A handbook for interpreting William Faulkner’s most violent and shocking novel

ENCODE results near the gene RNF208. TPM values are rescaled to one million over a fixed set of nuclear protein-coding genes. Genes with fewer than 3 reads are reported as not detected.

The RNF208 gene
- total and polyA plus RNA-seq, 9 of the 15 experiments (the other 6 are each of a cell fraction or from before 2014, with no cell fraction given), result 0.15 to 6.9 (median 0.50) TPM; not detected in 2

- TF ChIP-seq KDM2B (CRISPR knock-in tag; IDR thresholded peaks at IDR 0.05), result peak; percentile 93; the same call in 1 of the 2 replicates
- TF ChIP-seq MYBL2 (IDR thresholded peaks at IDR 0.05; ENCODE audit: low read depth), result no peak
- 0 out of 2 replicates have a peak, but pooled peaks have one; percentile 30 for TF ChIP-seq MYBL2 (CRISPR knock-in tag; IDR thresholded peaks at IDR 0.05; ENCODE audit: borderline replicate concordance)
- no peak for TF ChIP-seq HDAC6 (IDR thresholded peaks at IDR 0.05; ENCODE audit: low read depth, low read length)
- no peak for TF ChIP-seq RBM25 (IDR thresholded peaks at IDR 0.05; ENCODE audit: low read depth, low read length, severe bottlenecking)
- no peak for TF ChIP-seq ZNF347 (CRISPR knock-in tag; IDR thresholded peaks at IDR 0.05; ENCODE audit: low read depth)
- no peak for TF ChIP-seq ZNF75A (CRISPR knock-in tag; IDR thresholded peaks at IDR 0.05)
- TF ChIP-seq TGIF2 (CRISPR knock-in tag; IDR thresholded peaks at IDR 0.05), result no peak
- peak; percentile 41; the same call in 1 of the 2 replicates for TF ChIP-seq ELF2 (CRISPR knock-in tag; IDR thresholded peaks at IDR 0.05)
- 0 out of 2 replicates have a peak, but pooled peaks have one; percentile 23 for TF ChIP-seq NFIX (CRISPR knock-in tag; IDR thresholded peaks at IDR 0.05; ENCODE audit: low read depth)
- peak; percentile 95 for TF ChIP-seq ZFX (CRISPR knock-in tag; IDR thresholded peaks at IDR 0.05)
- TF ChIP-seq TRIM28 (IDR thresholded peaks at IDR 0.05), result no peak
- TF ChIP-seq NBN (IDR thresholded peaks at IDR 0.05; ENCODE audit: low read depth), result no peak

No other novel by William Faulkner has experienced the kind of dramatic critical re-evaluation that “Sanctuary” has received. Published in 1931, it seemed to many readers and critics in the thirties as a terrible misstep on Faulkner's part. It was a violent, vulgar, deliberately sensational work. Over the years, serious Faulkner critics have attempted to go beyond the initial shock of this nightmarish tale and to place it within the context of Faulkner's overall achievement. This volume offers a close examination and interpretation of “Sanctuary. ” Here difficult words and cultural terms that might prove to be a problem for general readers are explained and keyed to page numbers in the definitive Faulkner text (Library of America and Vintage editions). The authors place the book in its historical context and connect it to Faulkner's other works. For students and teachers of Faulkner's fiction, this handbook clears away some of the seemingly dissonant logic of the novel and brings coherence to Faulkner's provocative design.